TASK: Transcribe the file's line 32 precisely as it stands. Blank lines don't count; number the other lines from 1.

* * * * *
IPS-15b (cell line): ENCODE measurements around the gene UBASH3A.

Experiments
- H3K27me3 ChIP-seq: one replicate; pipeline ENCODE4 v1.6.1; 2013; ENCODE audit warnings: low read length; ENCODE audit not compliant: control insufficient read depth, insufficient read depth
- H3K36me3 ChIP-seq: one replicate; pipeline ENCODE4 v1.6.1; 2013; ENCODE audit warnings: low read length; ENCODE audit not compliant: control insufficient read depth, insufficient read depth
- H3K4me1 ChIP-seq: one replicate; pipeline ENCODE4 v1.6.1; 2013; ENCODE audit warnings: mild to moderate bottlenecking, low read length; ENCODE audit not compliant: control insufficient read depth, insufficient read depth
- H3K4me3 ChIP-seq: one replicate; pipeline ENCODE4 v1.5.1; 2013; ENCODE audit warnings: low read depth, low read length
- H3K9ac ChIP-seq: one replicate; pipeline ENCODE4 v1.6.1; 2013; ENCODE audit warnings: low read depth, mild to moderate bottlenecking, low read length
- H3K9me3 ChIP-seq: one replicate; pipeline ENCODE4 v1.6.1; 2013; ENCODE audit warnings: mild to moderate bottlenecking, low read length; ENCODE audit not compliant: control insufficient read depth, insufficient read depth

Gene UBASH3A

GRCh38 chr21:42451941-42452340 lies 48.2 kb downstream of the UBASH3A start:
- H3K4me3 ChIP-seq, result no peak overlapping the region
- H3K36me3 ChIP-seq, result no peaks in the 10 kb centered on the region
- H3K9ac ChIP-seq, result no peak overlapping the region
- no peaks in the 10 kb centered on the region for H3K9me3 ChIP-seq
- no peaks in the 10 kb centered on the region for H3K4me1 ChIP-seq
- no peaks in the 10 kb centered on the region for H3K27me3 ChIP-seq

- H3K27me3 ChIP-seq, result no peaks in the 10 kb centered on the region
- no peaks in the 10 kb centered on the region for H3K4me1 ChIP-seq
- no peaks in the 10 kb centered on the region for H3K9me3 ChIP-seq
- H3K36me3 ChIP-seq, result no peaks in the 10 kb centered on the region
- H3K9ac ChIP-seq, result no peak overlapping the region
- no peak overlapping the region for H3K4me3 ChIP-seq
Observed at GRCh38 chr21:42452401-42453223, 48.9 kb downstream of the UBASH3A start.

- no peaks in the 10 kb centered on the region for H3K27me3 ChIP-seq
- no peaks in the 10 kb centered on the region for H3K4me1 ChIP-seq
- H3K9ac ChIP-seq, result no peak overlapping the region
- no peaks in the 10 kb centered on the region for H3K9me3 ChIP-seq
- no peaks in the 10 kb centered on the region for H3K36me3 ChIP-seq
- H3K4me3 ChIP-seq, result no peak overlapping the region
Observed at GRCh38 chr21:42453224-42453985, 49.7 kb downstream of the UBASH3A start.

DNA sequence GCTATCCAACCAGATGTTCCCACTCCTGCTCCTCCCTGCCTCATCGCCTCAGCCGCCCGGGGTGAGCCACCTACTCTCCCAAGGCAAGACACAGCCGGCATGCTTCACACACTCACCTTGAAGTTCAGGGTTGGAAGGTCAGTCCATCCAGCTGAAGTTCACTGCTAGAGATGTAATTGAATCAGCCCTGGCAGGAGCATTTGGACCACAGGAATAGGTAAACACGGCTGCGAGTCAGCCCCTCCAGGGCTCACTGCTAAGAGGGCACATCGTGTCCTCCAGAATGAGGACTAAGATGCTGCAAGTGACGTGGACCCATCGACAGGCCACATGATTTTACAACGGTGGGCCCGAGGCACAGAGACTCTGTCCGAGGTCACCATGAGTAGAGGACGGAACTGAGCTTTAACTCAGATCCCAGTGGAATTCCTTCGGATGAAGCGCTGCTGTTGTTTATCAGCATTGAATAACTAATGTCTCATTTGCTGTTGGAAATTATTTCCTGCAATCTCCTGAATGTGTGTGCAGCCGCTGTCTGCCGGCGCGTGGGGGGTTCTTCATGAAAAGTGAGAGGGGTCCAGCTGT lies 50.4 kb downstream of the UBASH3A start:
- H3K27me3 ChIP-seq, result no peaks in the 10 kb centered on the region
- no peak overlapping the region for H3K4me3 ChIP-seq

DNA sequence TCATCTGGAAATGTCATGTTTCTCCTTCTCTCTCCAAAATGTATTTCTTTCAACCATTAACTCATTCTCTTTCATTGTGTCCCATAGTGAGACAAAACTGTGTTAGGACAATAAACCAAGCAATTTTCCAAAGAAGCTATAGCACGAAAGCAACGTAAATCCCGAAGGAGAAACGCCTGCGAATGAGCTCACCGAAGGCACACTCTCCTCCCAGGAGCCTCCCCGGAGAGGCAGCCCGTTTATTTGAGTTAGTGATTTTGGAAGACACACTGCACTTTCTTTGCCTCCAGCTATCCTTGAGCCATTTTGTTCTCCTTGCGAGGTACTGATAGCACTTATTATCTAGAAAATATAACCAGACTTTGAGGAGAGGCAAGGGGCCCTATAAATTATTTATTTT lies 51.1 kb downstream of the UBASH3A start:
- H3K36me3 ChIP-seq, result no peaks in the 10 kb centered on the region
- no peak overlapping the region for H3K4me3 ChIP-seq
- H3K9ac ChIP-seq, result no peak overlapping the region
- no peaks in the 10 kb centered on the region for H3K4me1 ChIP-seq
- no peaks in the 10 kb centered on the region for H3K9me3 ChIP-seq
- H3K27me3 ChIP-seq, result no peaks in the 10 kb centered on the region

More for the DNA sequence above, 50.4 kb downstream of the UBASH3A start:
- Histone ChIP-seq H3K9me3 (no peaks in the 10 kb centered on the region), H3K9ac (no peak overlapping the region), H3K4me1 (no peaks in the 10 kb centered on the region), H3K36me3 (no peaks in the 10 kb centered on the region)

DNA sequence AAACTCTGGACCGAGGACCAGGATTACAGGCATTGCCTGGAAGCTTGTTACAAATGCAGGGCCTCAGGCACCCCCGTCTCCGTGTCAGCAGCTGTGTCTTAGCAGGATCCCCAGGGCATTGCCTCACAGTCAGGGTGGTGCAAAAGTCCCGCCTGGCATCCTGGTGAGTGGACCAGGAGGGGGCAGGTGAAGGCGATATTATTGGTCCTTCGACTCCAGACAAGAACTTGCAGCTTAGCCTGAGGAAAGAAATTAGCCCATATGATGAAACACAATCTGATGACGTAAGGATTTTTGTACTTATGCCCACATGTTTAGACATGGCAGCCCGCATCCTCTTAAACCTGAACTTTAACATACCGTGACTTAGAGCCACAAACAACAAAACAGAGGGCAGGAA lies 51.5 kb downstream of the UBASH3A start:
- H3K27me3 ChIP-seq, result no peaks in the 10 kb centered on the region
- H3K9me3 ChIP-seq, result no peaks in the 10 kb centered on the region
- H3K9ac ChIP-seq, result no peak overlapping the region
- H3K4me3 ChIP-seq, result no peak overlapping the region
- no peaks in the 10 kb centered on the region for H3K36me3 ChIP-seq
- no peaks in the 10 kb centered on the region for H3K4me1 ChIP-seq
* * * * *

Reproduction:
- H3K27me3 ChIP-seq, result no peaks in the 10 kb centered on the region